Integrated Crop Management

Soybean aphids attack: Does it pay to spray low populations?

After a relatively quiet June and July, soybean aphid populations are building in certain parts of the state. Although data may not be present, soybean aphids are likely to be present across the state. Aphid populations greater than 250 have been reported in Iowa. However, populations are spotty with heavily infested fields near those with much lower populations. Brian Lang, Iowa State University Extension (ISUE) field crop specialist in Winneshiek County, reports fields with several thousand aphids per plant, with neighboring fields below threshold. Factors that can put soybeans at risk for soybean aphid outbreaks include:

Winged aphids are becoming more common, suggesting that fields planted later may be at risk.

If soybeans were planted later than the surrounding fields, these dispersing soybean aphids could colonize these younger plants, putting them at risk for an aphid outbreak.

Evidence from Chris DiFonzo, field crop entomologist at Michigan State University, indicates that soybean plants suffering from a K-deficiency are more at risk for soybean aphid outbreaks. The amino acids aphids require for growth differs between K-deficient and sufficient plants, with more essential amino acids found in K-deficient plants. Although the soybean plant that is K-deficient may appear yellow and stunted, it is a more nutritious food source than a healthy plant.

In addition, drought stress can improve soybeans as a food source for soybean aphids. Coupled with the additional stress of the aphid feeding, soybeans suffering from drought may need extra attention. However, be aware that drought conditions also flair spider mites. Pyrethroids tend to exacerbate spider mite populations, so growers may want to consider an organophosphate. In fields that have a high spider mite population, growers may need to reapply an insecticide if eggs hatch, producing a second spider mite outbreak.

Since populations are spotty, many growers are wondering if they should treat fields that have low soybean aphid populations. Some have suggested that populations as low as 10 aphids per plant require an insecticide treatment. During 2004, my lab conducted several experiments where natural infestations of soybean aphids were allowed to occur. Our research plots with the highest soybean aphid populations were in Story County, with a peak population of 82 aphids/plant (Figure 1). These populations occurred on soybeans that were planted on May 11, 2004. Although we did not reach our goal of treating at the 250 aphid/plant threshold, we did apply insecticide to determine if treating these low populations would impact yield. Not only did we apply insecticide, in this case Warrior, but for one set of plots we applied it three times (July 1, July 23, and August 11). This was our "zero-aphid" treatment, as we were attempting to keep the soybeans free of aphids.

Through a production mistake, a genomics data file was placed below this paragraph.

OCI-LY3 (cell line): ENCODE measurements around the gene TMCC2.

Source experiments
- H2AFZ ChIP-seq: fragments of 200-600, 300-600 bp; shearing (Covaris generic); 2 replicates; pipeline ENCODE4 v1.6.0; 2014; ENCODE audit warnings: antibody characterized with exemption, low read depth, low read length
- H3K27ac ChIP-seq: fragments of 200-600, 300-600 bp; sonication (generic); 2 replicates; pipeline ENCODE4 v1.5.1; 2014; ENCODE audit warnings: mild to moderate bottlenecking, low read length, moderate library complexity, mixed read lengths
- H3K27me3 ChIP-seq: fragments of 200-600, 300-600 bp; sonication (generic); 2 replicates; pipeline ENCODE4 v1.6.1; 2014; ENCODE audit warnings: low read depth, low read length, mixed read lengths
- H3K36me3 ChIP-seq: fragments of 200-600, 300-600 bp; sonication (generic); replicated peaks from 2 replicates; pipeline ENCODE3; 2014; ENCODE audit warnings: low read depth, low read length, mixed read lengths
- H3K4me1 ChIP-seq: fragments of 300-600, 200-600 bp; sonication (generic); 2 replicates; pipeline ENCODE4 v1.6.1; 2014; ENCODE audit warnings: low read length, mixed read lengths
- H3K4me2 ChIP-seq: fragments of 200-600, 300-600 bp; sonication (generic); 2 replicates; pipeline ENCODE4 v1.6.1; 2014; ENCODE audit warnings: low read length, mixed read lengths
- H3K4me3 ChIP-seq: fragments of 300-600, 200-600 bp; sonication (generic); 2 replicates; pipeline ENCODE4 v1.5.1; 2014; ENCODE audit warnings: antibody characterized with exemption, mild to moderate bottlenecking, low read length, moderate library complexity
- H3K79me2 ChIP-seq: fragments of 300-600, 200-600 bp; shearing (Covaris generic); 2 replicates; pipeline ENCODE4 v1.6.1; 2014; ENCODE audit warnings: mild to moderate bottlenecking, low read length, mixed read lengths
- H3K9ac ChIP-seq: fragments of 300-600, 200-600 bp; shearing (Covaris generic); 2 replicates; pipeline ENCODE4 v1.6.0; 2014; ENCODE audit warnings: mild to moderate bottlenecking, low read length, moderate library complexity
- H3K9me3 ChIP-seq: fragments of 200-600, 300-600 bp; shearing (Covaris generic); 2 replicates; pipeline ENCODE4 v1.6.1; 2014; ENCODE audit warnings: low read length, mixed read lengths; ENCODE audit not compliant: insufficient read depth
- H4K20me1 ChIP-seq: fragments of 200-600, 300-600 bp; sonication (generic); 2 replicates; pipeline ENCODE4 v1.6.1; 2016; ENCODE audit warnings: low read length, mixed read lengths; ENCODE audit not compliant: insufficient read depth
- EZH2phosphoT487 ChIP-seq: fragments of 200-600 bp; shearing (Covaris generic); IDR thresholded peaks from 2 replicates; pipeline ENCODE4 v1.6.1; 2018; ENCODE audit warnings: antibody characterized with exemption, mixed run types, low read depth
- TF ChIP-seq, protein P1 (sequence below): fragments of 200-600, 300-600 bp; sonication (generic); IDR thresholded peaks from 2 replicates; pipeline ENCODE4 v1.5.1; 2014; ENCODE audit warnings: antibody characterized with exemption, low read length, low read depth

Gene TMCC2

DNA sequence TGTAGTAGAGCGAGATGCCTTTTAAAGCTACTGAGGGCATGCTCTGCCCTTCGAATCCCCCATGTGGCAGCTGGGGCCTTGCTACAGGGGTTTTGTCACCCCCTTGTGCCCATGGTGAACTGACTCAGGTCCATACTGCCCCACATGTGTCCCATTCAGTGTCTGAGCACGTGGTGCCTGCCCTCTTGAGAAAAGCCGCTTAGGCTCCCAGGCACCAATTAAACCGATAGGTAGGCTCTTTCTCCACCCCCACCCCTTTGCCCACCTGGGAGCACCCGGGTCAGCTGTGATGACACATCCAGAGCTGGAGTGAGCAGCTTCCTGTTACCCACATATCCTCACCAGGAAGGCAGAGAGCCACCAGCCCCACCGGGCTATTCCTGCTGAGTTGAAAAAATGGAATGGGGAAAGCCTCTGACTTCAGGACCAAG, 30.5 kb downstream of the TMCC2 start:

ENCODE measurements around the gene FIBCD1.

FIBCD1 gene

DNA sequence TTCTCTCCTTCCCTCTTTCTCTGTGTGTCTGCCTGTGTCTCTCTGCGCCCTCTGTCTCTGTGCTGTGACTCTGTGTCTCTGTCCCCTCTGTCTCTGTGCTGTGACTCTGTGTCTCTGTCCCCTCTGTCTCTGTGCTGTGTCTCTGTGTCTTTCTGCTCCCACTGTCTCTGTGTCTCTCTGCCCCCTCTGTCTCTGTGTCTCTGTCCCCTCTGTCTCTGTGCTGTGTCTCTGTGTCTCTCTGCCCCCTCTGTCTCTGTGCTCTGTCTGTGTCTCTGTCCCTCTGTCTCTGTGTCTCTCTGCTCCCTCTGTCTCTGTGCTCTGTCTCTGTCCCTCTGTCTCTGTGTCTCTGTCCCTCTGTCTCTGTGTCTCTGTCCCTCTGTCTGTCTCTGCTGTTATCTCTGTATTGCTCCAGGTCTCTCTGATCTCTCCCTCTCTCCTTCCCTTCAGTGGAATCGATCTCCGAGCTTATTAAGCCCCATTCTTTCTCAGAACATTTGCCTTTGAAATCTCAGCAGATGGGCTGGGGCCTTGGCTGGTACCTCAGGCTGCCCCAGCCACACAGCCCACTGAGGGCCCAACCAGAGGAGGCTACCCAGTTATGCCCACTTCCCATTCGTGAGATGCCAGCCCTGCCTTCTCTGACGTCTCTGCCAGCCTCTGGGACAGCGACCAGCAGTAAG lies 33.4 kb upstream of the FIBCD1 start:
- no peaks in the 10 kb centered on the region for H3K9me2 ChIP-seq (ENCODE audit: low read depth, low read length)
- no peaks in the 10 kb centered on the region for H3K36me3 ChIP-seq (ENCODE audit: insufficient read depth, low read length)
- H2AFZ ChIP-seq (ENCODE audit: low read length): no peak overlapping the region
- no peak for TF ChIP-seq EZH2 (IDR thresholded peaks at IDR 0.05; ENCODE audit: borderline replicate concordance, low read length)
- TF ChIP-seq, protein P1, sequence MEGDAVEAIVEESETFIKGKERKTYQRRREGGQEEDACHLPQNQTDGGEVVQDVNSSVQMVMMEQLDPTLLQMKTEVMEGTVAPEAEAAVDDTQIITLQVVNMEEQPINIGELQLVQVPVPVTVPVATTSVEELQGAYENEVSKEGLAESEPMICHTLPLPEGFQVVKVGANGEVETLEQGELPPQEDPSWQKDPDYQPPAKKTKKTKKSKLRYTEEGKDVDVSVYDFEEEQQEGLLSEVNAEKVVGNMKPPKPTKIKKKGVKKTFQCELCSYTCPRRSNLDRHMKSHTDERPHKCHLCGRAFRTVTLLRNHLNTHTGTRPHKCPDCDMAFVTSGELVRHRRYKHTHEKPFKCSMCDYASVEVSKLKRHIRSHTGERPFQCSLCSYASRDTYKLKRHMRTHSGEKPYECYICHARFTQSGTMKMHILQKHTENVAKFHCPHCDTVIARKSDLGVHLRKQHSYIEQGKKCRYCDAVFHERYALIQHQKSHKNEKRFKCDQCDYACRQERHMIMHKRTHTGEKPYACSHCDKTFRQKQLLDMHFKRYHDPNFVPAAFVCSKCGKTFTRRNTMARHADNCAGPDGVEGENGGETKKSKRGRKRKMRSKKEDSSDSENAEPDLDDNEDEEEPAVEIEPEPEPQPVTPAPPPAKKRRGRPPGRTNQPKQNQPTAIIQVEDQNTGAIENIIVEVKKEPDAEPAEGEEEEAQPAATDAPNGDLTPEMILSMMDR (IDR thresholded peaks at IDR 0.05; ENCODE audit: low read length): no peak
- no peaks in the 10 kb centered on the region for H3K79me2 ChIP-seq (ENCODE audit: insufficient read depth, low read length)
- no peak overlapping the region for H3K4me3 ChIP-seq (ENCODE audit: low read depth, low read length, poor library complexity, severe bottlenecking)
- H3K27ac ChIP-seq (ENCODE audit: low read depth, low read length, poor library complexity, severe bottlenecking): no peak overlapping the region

As expected, the insecticide killed aphids. This is not meant as an endorsement of any product since I have observed similar results with organophosphates as well as other pyrethroids. What is interesting is that when these plots were taken to yield, we did not see a statistically significant difference in yields (Figure 2). Note that in Figure 2 we included data from a similar experiment, in which the soybeans were planted later on June 6, 2004. Soybean aphid populations on these late planted soybeans were not higher than those on plots planted on May 11. This entire experiment also was conducted in Floyd County, Iowa, with even lower aphid populations. Again, we did not observe a significant difference in yield at the Floyd County site.

Since we did not see an impact on yield from soybean aphid populations that were well below 250 aphids/plant, we are not recommending that growers treat these low populations. This does not mean that low populations now will not continue to increase. There is still plenty of time for populations to increase and growers should continue to scout their fields. However, it is possible that fields may not reach 250 aphids/plant or higher this year. Reports from Jim Fawcett, ISUE field crop specialist in southeast Iowa, show some fields with less than 10 aphids per plant.

In conclusion, pay particular attention to at-risk soybean fields (K-deficient, drought, late-planted), watch for spider mites in drought-stressed fields, and look at the label for preharvest intervals.

Soybean aphid abundance in Story County, 2004 [1]
Figure 1. 2004 soybean aphid abundance at a research farm in Story County. Average number of soybean aphids per plant from field plots left untreated (solid line) or treated with Warrior (lambda-cyhalothrin) at 3.2 oz/acre, using 20 gallons of water/acre as carrier. Nozzles used were TeeJet 11002 twin jet on 15-in. spacing at 40 psi. Treatments were replicated 4 times, and the soybeans were planted in plots that measured 65 ft long 3 20 ft wide. Soybeans (Novartis 524-K4 RR) were planted in 30-in. rows at 196,000 seeds/acre.
Effect of planting date and insecticide on soybean yield in Story County, 2004 [2]
Figure 2. Story County 2004. The effect of planting date and insecticide on soybean yield (13% moisture). Means labeled with a unique letter were significantly different (P = 0.05).

This article originally appeared on pages 166-167 of the IC-494(22) -- August 22, 2005 issue.

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